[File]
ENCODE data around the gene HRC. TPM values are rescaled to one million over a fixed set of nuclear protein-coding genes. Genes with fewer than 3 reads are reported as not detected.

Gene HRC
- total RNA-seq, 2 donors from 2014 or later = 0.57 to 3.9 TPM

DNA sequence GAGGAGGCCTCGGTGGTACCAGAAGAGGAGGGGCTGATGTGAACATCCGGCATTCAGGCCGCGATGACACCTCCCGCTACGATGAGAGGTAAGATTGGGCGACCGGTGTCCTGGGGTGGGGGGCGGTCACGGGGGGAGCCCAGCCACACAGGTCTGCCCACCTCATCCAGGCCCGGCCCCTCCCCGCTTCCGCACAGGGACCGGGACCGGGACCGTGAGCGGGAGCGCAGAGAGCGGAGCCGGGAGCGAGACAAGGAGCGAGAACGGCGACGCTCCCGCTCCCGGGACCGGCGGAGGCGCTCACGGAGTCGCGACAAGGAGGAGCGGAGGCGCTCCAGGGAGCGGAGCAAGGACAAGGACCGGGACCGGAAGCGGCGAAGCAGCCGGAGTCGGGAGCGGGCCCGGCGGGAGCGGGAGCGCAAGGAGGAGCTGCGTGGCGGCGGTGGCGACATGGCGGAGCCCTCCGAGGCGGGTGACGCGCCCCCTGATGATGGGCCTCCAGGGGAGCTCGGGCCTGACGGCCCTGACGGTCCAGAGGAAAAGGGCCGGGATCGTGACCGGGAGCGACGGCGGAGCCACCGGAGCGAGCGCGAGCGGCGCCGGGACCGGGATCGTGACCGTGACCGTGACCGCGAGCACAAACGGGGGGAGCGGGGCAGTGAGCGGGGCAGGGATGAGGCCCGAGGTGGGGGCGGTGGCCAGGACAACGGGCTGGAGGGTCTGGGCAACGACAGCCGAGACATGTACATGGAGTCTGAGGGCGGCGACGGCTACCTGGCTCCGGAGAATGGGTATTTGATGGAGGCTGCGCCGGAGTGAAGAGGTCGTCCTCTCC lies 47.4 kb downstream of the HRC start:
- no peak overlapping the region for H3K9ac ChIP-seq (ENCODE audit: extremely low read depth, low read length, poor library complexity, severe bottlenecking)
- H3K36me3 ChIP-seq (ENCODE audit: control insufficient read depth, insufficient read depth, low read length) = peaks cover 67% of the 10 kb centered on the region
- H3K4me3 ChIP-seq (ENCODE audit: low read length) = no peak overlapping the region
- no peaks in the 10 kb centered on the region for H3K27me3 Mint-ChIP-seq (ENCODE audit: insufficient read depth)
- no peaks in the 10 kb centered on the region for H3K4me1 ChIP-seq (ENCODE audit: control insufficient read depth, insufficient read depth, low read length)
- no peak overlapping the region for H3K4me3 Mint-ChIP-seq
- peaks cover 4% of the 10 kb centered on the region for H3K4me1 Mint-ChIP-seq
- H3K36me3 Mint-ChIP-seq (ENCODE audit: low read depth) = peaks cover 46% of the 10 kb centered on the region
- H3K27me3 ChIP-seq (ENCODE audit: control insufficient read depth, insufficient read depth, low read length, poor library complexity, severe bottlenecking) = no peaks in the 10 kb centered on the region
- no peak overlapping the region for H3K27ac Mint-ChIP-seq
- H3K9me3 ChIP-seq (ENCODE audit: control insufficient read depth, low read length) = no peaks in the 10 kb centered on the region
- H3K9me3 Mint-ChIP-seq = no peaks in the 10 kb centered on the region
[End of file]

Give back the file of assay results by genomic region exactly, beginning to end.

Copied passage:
ENCODE data around the gene HRC. TPM values are rescaled to one million over a fixed set of nuclear protein-coding genes. Genes with fewer than 3 reads are reported as not detected.

Gene HRC
- total RNA-seq, 2 donors from 2014 or later = 0.57 to 3.9 TPM

DNA sequence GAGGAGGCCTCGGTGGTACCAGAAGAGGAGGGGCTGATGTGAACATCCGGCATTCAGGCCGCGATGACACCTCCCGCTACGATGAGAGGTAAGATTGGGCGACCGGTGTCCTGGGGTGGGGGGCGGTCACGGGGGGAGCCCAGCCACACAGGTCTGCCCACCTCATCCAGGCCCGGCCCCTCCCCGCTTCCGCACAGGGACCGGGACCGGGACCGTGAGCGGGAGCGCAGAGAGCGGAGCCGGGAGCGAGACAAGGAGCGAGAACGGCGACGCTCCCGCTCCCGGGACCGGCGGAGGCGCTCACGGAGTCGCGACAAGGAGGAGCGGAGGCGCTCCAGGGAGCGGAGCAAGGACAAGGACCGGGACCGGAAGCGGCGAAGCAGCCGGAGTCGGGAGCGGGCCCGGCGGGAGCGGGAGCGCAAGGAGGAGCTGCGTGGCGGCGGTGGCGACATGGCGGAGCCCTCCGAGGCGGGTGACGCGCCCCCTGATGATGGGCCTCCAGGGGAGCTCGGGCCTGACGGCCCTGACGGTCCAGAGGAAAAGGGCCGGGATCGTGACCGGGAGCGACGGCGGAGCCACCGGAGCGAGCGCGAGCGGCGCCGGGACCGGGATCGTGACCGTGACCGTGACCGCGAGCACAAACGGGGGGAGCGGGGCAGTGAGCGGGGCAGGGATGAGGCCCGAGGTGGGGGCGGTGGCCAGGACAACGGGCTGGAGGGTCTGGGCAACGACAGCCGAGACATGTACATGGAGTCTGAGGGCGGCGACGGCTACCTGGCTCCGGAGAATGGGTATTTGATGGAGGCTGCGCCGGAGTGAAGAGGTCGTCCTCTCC lies 47.4 kb downstream of the HRC start:
- no peak overlapping the region for H3K9ac ChIP-seq (ENCODE audit: extremely low read depth, low read length, poor library complexity, severe bottlenecking)
- H3K36me3 ChIP-seq (ENCODE audit: control insufficient read depth, insufficient read depth, low read length) = peaks cover 67% of the 10 kb centered on the region
- H3K4me3 ChIP-seq (ENCODE audit: low read length) = no peak overlapping the region
- no peaks in the 10 kb centered on the region for H3K27me3 Mint-ChIP-seq (ENCODE audit: insufficient read depth)
- no peaks in the 10 kb centered on the region for H3K4me1 ChIP-seq (ENCODE audit: control insufficient read depth, insufficient read depth, low read length)
- no peak overlapping the region for H3K4me3 Mint-ChIP-seq
- peaks cover 4% of the 10 kb centered on the region for H3K4me1 Mint-ChIP-seq
- H3K36me3 Mint-ChIP-seq (ENCODE audit: low read depth) = peaks cover 46% of the 10 kb centered on the region
- H3K27me3 ChIP-seq (ENCODE audit: control insufficient read depth, insufficient read depth, low read length, poor library complexity, severe bottlenecking) = no peaks in the 10 kb centered on the region
- no peak overlapping the region for H3K27ac Mint-ChIP-seq
- H3K9me3 ChIP-seq (ENCODE audit: control insufficient read depth, low read length) = no peaks in the 10 kb centered on the region
- H3K9me3 Mint-ChIP-seq = no peaks in the 10 kb centered on the region